Martin Woods, a London police detective turned corporate whistleblower states one of the biggest reasons for a rise in financial fraud is the lack of morals in the corporate space.
Martin Woods, a London police detective turned corporate whistleblower says more money is being laundered in London every day than in Panama. And warns of more revelations to come.
And the reason for this is that more and more individuals and business managers around the world and in India are skirting the law or outright abusing it.
“There are these 10 addresses in the UK with 50,000 companies in each address, some of them even residential. You can tell which ones they are by the amount of letters the postman carries to these addresses,” he told me in an onstage conversation at the Thomson Reuters South Asia Risk Summit in Mumbai last week.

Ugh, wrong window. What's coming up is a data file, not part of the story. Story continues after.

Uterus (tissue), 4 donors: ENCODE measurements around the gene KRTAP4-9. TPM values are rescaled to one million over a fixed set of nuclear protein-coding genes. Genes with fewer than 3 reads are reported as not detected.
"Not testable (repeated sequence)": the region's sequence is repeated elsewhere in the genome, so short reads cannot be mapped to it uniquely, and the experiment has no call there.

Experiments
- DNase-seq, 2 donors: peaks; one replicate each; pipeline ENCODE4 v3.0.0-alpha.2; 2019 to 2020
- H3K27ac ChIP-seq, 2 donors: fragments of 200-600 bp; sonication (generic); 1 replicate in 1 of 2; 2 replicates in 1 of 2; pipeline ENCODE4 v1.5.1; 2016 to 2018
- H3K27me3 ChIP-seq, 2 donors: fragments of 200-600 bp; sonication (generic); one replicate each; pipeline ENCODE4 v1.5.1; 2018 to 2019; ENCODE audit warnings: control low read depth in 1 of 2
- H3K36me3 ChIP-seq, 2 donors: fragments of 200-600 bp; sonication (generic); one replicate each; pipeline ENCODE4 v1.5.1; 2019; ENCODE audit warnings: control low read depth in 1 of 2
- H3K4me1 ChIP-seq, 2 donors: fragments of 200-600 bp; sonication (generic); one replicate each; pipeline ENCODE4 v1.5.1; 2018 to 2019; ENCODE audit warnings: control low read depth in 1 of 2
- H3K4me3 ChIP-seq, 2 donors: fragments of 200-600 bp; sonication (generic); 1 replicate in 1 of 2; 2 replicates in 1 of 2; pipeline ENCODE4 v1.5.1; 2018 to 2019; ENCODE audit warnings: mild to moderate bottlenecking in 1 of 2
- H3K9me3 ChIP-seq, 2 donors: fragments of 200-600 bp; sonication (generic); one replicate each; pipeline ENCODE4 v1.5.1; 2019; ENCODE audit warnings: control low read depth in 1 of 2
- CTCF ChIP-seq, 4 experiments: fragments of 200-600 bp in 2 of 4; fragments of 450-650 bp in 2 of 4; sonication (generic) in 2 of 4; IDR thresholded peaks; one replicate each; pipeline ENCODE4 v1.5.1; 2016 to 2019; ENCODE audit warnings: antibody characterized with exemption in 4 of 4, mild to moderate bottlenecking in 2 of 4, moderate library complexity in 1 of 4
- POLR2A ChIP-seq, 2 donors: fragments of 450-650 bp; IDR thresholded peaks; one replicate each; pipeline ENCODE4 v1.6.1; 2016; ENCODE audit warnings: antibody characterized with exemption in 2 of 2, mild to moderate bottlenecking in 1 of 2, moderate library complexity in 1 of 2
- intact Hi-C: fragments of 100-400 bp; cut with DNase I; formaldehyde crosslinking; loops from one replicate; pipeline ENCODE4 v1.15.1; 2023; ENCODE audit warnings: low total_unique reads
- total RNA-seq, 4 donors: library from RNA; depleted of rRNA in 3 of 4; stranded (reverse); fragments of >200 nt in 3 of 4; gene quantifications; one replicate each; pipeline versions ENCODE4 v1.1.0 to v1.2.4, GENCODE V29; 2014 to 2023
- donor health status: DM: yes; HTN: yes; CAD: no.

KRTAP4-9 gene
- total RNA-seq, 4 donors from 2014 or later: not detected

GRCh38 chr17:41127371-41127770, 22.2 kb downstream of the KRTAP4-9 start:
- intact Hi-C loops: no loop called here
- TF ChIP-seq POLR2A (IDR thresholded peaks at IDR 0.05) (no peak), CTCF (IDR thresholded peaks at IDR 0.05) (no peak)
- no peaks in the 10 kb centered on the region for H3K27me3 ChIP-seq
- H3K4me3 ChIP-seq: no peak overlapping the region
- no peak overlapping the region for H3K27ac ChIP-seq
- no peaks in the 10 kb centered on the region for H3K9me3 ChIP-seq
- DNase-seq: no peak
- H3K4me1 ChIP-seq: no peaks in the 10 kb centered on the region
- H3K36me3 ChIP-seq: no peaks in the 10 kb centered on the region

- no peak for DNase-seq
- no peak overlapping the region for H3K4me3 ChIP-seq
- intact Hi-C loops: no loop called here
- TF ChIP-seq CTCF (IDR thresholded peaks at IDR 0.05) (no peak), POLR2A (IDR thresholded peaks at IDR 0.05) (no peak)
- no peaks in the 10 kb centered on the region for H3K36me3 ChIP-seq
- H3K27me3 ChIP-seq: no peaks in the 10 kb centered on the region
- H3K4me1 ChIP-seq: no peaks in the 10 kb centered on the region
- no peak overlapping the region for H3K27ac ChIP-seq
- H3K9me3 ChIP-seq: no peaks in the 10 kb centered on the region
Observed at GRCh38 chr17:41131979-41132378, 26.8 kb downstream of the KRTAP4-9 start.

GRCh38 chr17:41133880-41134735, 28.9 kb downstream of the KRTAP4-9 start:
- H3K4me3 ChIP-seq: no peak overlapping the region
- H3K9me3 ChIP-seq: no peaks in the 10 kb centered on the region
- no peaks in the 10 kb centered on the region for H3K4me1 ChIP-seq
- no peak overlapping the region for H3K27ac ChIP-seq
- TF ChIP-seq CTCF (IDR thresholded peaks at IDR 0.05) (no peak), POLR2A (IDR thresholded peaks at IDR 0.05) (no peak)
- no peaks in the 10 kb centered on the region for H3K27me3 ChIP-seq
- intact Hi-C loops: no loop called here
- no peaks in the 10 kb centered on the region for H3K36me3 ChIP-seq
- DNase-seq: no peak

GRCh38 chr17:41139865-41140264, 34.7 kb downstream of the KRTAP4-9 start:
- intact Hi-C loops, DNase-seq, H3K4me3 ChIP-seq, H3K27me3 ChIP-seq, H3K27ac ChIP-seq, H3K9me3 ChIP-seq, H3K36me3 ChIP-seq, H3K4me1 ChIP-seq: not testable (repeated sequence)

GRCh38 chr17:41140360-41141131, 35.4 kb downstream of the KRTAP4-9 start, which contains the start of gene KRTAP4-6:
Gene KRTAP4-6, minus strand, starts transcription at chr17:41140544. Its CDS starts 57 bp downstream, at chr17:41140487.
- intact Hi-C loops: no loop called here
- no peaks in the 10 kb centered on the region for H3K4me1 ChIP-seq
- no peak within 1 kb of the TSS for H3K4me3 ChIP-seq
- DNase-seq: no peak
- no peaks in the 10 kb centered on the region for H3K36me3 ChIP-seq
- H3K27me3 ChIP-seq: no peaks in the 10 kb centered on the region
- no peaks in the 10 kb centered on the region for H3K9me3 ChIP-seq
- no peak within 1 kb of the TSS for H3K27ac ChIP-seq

Woods became a celebrity when he blew the whistle on Wachovia Bank’s dealings with Mexican drug cartels in which billions of dollars of transactions were conducted, in gross violation of anti money laundering and know your customer (KYC) norms.
Most of Woods’ revelations emerged around the time of the global financial crisis in 2007-08. Wachovia first tried to dissuade and then discredit him, but without success. The bank subsequently went bust and was bought over by Wells Fargo.
Woods worked with the London Metropolitan Police’s drug squad and then as a fraud expert with the National Crime Squad, equivalent to the US’ Federal Bureau of Investigation or FBI before joining the corporate sector. In his current job, he is Head of Financial Crime at Thomson Reuters.
So why is this happening ? Is the world becoming a seedier place ?
The problem, Woods points out, is we just don’t live in an honest world anymore. And increasing amounts of data are proving it.
- Some 32% of respondents in Ernst & Young’s 14th Global Fraud Survey (2016) said they had personal concerns when asked about bribery and corruption in their workplace. Which means they were witness to, directly or indirectly wrongdoing in their organisations.